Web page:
US Navy tests unique vertical take-off UAV
The US Military Sealift Command’s expeditionary fast transport vessel USNS Spearhead (T-EPF 1) headed out to sea recently to test a range unmanned systems during a two-day underway.
One of the less prominent systems that was tested was the V-BAT vertical take-off and landing (VTOL) unmanned aerial vehicle (UAV).
The MartinUAV-built V-BAT is a long endurance drone for shipboard and confined area operation. A ducted fan design maximizes operational safety by eliminating exposed rotors.
The aircraft is launched and recovered in a 20 x 20 ft clearing and can fly for up to 8+ hours with a 8+ lb payload.
The UAV is also in the running to replace the US Army’s Shadow tactical UAS.
In addition to V-BAT, Spearhead’s underway tested the Scan Eagle UAV and Knifefish unmanned underwater vehicle (UUV).
Dr. Christopher Heagney, US Naval Forces Southern Command/US 4th Fleet science advisor coordinated the fleet experimentation for the underway period.
“The purpose for these underway [periods] is to get new capabilities that are under development by warfare centers, program offices, original equipment manufacturers and academia out in the fleet environment so we can do at-sea testing,” said Heagney.
Heagney continued in saying that testing this equipment at sea is necessary due to the difference in variables between a lab environment and a maritime environment.
“You’d be surprised how difficult things are when they’re in a maritime environment as opposed to testing on land. That’s why it’s so important for us to be out here.”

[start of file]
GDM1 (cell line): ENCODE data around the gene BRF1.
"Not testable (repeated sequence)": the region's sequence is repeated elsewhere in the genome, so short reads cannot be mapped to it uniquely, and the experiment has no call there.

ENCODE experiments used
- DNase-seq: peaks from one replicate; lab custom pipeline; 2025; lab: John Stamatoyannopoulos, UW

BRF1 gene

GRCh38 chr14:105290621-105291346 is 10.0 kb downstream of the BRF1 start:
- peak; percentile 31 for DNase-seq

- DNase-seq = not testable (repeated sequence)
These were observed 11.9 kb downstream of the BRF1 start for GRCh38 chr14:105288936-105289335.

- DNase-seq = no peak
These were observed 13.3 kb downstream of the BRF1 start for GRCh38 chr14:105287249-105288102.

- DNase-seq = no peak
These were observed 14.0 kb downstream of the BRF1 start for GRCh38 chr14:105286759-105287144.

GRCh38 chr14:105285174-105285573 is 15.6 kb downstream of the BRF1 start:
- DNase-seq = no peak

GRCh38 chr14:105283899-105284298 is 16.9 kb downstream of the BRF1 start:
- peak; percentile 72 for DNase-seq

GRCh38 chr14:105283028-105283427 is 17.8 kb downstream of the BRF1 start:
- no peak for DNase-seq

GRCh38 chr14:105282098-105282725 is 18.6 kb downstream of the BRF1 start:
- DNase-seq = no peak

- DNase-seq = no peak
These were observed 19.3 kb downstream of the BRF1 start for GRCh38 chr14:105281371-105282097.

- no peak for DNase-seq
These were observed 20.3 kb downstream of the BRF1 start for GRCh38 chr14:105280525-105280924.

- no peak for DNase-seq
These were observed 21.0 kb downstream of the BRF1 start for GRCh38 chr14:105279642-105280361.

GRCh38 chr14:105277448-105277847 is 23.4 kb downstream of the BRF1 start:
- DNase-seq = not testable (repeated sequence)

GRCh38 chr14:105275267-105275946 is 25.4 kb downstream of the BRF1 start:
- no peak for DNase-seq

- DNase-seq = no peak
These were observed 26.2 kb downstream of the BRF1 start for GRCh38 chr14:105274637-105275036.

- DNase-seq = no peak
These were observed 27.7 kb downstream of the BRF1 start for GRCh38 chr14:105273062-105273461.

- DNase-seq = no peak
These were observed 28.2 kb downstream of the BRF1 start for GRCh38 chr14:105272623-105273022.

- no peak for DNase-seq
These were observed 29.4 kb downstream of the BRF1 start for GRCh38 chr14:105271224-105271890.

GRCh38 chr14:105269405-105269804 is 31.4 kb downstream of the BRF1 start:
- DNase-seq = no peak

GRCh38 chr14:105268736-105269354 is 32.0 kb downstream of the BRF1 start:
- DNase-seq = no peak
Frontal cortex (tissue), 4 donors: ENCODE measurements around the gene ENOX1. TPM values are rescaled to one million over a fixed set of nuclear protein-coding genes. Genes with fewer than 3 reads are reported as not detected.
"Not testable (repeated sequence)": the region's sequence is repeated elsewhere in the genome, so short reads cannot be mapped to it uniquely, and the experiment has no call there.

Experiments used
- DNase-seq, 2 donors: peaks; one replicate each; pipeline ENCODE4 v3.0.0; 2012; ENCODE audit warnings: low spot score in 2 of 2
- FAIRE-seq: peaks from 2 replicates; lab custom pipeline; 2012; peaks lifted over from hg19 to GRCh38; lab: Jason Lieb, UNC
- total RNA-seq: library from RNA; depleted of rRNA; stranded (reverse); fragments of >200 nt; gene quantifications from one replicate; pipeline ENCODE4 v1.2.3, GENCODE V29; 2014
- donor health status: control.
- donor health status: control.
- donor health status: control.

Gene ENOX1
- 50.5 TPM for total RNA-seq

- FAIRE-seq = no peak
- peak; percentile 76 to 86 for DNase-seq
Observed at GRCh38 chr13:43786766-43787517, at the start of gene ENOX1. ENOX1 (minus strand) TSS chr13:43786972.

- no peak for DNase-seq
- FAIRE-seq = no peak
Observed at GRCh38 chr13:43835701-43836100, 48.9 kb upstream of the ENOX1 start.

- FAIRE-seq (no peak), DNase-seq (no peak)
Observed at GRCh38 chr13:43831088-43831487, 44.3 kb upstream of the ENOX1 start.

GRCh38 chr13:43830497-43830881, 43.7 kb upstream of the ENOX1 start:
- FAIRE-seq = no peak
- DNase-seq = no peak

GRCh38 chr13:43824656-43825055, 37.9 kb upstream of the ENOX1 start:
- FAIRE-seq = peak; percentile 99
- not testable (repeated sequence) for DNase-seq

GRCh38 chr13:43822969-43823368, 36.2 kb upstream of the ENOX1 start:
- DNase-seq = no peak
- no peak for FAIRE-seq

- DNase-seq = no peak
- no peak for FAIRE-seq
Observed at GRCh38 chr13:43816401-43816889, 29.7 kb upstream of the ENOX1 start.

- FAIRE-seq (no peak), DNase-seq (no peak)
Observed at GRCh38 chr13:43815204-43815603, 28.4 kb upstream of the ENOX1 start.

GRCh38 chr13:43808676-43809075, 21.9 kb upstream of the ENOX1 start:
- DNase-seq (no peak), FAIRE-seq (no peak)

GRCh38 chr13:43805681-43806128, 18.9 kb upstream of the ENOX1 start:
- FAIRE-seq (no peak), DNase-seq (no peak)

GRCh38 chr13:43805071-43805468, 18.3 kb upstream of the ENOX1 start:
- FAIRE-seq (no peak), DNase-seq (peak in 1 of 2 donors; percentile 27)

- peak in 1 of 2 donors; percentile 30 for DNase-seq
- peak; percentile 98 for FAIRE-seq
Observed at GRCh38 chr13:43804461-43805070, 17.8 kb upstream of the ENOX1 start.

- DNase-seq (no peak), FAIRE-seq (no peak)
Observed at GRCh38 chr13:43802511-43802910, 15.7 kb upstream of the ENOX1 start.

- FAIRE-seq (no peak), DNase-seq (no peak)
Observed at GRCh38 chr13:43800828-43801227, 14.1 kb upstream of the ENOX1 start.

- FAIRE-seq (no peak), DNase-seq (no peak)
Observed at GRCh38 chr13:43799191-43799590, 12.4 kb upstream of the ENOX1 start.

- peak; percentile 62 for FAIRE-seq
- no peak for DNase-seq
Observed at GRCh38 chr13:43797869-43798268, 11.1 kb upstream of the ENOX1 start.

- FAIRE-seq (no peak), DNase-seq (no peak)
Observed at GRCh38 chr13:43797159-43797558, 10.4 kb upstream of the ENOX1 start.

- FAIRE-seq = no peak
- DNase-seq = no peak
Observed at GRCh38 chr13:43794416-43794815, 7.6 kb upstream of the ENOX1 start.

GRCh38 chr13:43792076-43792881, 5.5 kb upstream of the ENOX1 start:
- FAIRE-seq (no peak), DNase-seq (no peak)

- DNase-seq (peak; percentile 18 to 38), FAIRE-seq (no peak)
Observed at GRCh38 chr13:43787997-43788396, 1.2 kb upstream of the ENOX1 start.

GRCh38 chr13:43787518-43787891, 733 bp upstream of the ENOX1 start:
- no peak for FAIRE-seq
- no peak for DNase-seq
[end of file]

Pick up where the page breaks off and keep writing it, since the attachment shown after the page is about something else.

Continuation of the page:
Heagney believes that the experiments tested were very successful. “We had a fairly defined list of tasks that needed to be accomplished and we hit the mark on every one.”
Some of the experiments conducted included testing the Knifefish UUV enables mine countermeasures missions (MCM) from an EPF as a vessel of opportunity (VOO), operating the V-BAT and Scan Eagle to provide improved detection and monitoring to support counter-narcotics missions in the Caribbean and Eastern Pacific and testing the position, navigation and timing (PNT) system for navigation in GPS denied/degraded environments.
Heagney believes experiments like this are necessary for the progress of naval innovation. “In order for the fleet to focus on innovation as a priority, we have to be able to take time to experiment at sea. Having a US Navy ship take a week out of operations to test new capabilities makes the final product of our experiments much better and more efficient.”
Another coordination effort completed by Heagney was embarking more than 30 scientists onboard Spearhead to observe the fleet experimentation.